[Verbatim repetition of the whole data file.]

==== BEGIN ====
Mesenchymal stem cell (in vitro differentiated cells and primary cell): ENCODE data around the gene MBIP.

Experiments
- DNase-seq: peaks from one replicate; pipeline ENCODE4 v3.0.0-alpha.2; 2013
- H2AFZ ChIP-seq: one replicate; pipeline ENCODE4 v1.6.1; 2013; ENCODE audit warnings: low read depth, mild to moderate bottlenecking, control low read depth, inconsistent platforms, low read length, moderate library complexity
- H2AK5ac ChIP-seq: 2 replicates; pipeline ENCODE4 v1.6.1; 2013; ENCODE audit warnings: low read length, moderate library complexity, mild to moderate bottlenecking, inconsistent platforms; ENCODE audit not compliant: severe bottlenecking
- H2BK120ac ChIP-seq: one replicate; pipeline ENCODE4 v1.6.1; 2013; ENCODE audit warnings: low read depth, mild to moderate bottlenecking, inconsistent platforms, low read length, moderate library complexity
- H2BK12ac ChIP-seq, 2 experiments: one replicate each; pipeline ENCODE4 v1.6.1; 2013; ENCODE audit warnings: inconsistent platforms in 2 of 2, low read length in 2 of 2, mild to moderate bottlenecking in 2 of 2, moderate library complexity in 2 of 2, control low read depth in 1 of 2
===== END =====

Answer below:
Mesenchymal stem cell (in vitro differentiated cells and primary cell): ENCODE data around the gene MBIP.

Experiments
- DNase-seq: peaks from one replicate; pipeline ENCODE4 v3.0.0-alpha.2; 2013
- H2AFZ ChIP-seq: one replicate; pipeline ENCODE4 v1.6.1; 2013; ENCODE audit warnings: low read depth, mild to moderate bottlenecking, control low read depth, inconsistent platforms, low read length, moderate library complexity
- H2AK5ac ChIP-seq: 2 replicates; pipeline ENCODE4 v1.6.1; 2013; ENCODE audit warnings: low read length, moderate library complexity, mild to moderate bottlenecking, inconsistent platforms; ENCODE audit not compliant: severe bottlenecking
- H2BK120ac ChIP-seq: one replicate; pipeline ENCODE4 v1.6.1; 2013; ENCODE audit warnings: low read depth, mild to moderate bottlenecking, inconsistent platforms, low read length, moderate library complexity
- H2BK12ac ChIP-seq, 2 experiments: one replicate each; pipeline ENCODE4 v1.6.1; 2013; ENCODE audit warnings: inconsistent platforms in 2 of 2, low read length in 2 of 2, mild to moderate bottlenecking in 2 of 2, moderate library complexity in 2 of 2, control low read depth in 1 of 2